Digital Propaganda or 'Normal' Political Polarization? Case Study of Political Debate on Polish Twitter

The researchers collected and analyzed nearly one million tweets.

By Internet Policy Observatory

A new report from Panoptykon Foundation and Annenberg's Internet Policy Observatory (IPO), "Digital Propaganda or 'Normal' Political Polarization? Case Study of Political Debate on Polish Twitter," examines the polarization of public debate, the rise of populism, and digital propaganda.

It goes without saying that social media have a growing impact on our politics and society. However, one should be cautious not to confuse observations with explanations. Focusing on fake news, bots, and algorithms, it is easy to miss real agents behind the screens: humans. Not only those who create content and tech tools, but also average users. Can we, as individuals, control and influence the quality or diversity of information we receive online? Is it our responsibility to “consume responsibly”? Are we forced to live inside information bubbles or can we do something about it?

Seeking answers to those questions, Panoptykon Foundation invited researchers from the University of Pennsylvania — Emad Khazraee and Annenberg doctoral student Pawel Popiel — to design a case study of political debate on Polish Twitter (social media venue most populated by political influencers and journalists). Panoptykon and IPO wondered who was creating trends, who spoke to whom and what type of conversation it was. Did influencers with different opinions confront each other? Was the debate manipulated or otherwise influenced by false amplifiers? In September and October 2017, when Polish streets and social media venues were fuming with civic unrest (women protesting against ban on abortion, young doctors fighting for public healthcare reforms, citizens defending independent judiciary), the researchers collected and analyzed nearly one million tweets.

The main findings include:

  • Polish Twitter does not encourage confrontation of opinions. In both political bubbles that we identified, influencers talked about the same topics but hardly ever talked to each other.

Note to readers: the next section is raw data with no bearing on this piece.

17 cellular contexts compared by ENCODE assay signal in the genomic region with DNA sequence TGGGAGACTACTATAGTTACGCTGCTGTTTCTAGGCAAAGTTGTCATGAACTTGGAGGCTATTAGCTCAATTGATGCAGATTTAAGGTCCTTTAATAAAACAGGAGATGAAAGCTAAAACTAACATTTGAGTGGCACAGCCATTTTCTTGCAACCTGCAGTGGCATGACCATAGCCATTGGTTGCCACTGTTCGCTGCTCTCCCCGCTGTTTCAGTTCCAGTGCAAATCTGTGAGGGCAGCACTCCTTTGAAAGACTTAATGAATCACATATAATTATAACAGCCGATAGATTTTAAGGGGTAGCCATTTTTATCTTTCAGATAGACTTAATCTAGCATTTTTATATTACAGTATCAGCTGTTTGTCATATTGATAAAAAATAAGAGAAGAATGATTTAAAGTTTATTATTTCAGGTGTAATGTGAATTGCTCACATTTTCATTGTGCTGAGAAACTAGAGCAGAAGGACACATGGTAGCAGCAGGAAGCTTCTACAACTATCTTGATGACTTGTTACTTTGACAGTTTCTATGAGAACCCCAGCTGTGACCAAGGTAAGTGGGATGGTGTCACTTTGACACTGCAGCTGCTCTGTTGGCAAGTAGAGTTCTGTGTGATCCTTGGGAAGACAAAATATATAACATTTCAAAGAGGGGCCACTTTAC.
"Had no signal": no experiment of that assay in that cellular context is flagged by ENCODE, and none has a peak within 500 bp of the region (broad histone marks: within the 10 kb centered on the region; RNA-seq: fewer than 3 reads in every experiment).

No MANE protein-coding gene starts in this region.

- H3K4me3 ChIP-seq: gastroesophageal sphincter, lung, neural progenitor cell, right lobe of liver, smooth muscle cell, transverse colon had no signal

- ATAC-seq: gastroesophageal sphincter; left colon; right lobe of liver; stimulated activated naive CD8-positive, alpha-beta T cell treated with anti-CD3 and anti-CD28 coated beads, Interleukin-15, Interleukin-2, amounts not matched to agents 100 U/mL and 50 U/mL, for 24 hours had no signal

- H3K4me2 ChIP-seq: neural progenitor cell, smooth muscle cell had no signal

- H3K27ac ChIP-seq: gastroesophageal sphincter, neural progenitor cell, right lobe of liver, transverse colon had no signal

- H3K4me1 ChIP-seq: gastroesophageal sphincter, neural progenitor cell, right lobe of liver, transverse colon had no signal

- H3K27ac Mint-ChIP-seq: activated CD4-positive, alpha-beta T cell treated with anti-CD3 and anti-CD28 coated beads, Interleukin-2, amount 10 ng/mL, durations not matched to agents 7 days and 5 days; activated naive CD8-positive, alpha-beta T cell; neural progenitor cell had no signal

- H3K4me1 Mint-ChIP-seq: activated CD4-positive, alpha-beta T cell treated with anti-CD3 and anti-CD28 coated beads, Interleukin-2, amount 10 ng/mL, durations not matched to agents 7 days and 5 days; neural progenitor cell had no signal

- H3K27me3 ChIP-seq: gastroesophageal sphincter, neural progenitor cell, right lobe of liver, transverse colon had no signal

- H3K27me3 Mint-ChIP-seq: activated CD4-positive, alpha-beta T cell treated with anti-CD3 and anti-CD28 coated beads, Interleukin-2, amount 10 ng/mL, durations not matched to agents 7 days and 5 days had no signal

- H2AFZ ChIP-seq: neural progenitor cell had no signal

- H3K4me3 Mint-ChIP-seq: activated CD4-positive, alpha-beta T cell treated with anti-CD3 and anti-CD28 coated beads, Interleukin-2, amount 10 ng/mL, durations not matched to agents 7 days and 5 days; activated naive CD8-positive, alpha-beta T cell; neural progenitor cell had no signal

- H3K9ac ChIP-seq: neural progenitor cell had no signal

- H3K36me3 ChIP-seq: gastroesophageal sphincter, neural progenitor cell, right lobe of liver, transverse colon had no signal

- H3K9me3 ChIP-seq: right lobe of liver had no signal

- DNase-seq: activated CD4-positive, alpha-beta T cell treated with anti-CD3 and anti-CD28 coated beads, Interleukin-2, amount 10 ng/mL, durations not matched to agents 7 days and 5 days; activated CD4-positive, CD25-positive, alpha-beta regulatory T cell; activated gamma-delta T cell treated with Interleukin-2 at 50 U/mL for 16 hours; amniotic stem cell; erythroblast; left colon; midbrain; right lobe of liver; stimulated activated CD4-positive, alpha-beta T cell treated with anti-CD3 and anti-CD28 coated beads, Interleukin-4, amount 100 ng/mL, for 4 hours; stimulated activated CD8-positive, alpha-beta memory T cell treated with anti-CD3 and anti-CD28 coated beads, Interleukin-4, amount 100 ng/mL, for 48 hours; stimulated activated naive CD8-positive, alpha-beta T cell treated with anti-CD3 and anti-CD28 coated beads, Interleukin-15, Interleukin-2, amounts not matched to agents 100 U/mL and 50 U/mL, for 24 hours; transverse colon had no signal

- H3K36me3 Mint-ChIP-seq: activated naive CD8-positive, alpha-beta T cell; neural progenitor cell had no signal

• It is prominent individuals and well-established organizations (politicians, journalists, mainstream media) that shape political discourse on Twitter, not bots. Bots (false amplifiers) can be used for influence-boosting, but on their own, they are not in a position to change or create trends.
  • Using network analysis (without deeper, qualitative analysis), it is nearly impossible to differentiate false amplifiers from professionally managed accounts.

Download the full report

About Panoptykon Foundation: Panoptykon Foundation is the only NGO in Poland which keeps an eye on those who collect and use personal data in order to influence people: public authorities, intelligence agencies, business corporations. Since 2009, Panoptykon keeps track of new legislation, intervenes to protect human rights, and explains the dark side of surveillance. Personal data became a new currency and a very effective instrument of power. Pervasive surveillance feeds our fears and kills trust. Algorithm-based decisions reinforce stereotypes, leading to exclusion and discrimination. Therefore, Panoptykon helps people regain control over their data and build society that respects freedom.

About Internet Policy Observatory: The Internet Policy Observatory (IPO) is a project at the Annenberg School for Communication at the University of Pennsylvania. The overarching goal of the program is to deepen the reservoir of researchers and advocates in regions where Internet freedom is threatened or curtailed and to support the production of innovative, high-quality, and impactful internet policy research. IPO facilitates collaboration between research and advocacy communities, builds research mentorships between emerging and established scholars, and engages in trainings to build capacity for more impactful digital rights research and advocacy.